At our core, we are all about a fair shot for all. That’s why Texas Democrats have a plan for jobs with fair pay, strong neighborhood schools, health care for all, debt-free college, investment in job training and technical education, a dignified retirement, and expanded family leave options, so Texans never have to choose between their job or caring for a sick loved one. We will never stop fighting for an economy that works for everybody, not just those at the top.

    The idea that the parties don't have any ideology isn't the case. Them sharing the power as a duopoly in the US creates the environment for corruption and other problems. Yet the polarization of American politics can be understood just by looking at the principles and the values written above. Especially, when the two above are the only real alternatives.
  • Xtrix
    3.7k
    Usually parties would have an official webpage where this information would be easy to find.ssu

    When you look at that above, it actually does say what modern GOP is all about.ssu

    I see no reason to take what’s written down too seriously. It’s kind of a joke, actually. For example:

    A free enterprise society unencumbered by government interference or subsidies.

    The oil industry in Texas has received huge subsidies from the government— federally and state-wide.

    What’s professed and what’s actually believed are two different things, of course, and we should look at real actions to determine which is which.

    Both parties are beholden to wealthy interests, and the rest is a matter of degree. What the Republicans seem to stand for, ultimately, is complete loyalty to their corporate masters. It’s impressive.
  • ssu
    6k
    I see no reason to take what’s written down too seriously. It’s kind of a joke, actually.Xtrix
    Political agendas, principles and objectives aren't there to be taken literally, but to show what the political party favors and will think to be important. They are more a guide to the political discourse and viewpoints the politicians have than to actual policy decisions. When making actual individual decision there are other issues at hand also.

    Yet what they emphasize is no joke. Similarily with the Texas Democrats.

    That some industry is subsidized or, well, basically the whole government is running on money printed by the Central bank, doesn't change either the Democrats or the Republicans having their differences.

    Both parties are beholden to wealthy interests, and the rest is a matter of degree.Xtrix
    And as long as the ordinary people vote for the two-party system, this will go on.
  • Apollodorus
    3.4k


    Well, if the Republicans are a political party, then presumably there is a political position somewhere like conservatism, capitalism, anti-socialism, etc.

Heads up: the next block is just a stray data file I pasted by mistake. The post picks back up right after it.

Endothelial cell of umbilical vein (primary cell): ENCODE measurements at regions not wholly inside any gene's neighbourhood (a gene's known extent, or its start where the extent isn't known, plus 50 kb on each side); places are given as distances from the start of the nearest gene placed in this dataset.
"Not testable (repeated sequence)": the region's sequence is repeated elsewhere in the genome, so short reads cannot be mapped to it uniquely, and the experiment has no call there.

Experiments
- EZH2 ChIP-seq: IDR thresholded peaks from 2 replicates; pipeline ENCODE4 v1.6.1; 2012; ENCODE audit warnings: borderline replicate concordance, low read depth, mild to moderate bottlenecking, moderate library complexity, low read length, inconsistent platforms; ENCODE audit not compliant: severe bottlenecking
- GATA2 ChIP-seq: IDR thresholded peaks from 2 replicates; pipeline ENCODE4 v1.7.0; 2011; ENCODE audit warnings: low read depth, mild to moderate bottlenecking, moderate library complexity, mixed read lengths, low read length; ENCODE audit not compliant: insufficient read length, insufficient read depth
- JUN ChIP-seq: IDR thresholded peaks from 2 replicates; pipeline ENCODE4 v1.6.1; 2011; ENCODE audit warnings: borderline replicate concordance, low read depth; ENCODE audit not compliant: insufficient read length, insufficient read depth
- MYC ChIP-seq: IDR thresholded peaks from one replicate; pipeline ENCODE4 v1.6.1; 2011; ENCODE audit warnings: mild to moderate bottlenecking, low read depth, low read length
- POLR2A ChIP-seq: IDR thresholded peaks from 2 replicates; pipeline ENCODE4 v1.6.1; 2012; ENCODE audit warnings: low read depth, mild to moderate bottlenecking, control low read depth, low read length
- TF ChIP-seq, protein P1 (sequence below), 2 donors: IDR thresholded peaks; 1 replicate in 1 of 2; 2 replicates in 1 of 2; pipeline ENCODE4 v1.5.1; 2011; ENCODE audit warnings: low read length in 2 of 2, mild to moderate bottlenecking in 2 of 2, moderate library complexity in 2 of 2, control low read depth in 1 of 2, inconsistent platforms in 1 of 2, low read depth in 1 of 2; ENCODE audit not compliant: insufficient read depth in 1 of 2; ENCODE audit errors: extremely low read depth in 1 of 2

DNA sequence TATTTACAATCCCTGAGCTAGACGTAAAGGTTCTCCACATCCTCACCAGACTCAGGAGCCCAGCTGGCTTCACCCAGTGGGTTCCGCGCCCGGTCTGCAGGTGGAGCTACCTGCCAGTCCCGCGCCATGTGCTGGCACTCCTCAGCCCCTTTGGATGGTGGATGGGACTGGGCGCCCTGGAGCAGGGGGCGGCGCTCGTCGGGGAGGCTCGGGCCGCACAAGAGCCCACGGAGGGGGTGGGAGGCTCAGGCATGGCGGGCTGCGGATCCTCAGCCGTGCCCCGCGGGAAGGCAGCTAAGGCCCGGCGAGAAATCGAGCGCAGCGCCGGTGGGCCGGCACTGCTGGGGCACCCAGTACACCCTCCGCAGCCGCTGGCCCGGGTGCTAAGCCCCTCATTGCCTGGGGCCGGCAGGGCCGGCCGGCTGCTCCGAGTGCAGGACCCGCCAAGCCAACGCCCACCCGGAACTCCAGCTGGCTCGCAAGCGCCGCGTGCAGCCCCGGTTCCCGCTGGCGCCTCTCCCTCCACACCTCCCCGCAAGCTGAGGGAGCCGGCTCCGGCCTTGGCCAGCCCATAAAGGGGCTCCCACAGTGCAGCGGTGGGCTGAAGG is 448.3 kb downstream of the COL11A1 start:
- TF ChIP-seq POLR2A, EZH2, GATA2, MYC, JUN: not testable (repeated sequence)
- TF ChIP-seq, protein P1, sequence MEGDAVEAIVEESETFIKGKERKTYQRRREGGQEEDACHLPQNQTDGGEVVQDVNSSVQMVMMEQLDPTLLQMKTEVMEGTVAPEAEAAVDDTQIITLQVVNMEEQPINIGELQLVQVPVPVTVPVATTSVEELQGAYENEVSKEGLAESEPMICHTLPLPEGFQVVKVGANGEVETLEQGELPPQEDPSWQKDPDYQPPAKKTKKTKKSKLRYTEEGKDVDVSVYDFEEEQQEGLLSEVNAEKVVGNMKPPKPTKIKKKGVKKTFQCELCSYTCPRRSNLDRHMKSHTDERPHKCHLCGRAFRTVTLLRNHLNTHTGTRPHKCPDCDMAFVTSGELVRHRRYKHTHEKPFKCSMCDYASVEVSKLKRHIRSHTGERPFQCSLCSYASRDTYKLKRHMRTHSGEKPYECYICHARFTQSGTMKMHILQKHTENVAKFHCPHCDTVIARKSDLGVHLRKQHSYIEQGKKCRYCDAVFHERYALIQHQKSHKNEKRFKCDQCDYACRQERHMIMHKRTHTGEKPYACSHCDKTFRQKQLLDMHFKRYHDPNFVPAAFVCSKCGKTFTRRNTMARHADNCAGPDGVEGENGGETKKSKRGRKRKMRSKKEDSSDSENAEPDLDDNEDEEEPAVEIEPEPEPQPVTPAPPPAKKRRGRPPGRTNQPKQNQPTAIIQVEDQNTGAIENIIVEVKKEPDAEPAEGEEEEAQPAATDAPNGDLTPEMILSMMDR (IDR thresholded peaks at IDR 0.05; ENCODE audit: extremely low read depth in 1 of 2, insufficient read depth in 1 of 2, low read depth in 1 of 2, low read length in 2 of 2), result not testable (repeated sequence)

• Xtrix
    3.7k
    That some industry is subsidized or, well, basically the whole government is running on money printed by the Central bank, doesn't change either the Democrats or the Republicans having their differences.ssu

    An important point, and worth mentioning again and again.

    There are indeed differences between the parties, despite being beholden to special interests. Those who want to claim they’re “all the same” are being mentally lazy, and overlooks both what you’ve pointed out (written policies) as well as actions.

    It seems these days the differences are becoming more extreme, with the Republicans going insane. The left are becoming more progressive, which I would argue is a good thing, though many would claim, predictably, is “just as insane” — while pointing to some misconception they’ve heard from Fox. But I’d hardly say that compares to QAnon or Trump worship— which is taking over the base.

    In a powerful country, even small differences make a big impact.

    ell, if the Republicans are a political party, then presumably there is a political position somewhere like conservatism, capitalism, anti-socialism, etc.Apollodorus

    They do seem to love “capitalism,” yes. But a particular brand of capitalism: namely, anti-New Deal capitalism. The last 40 years has been a reaction to those policies, in a sense. No surprise it’s been a complete disaster.
  • frank
    10.9k

    It started in the 1980s. Read David Harvey's Brief History of Neoliberalism.
  • ssu
    6k
    It seems these days the differences are becoming more extreme, with the Republicans going insane.Xtrix
    Or it's the polarization of politics in the US.

    The Republicans just look more insane for you. Here it should be good to take a few steps back a glance at the politics from another viewpoint.

    The reason is that for both parties it has worked well to portray the other party simply going off their rocker. It's the idiotic "Culture war" discourse that takes over nearly every aspect of political discussion. Yet it works. It's the modern social media way of portraying the other side. Claiming to be on the center doesn't work.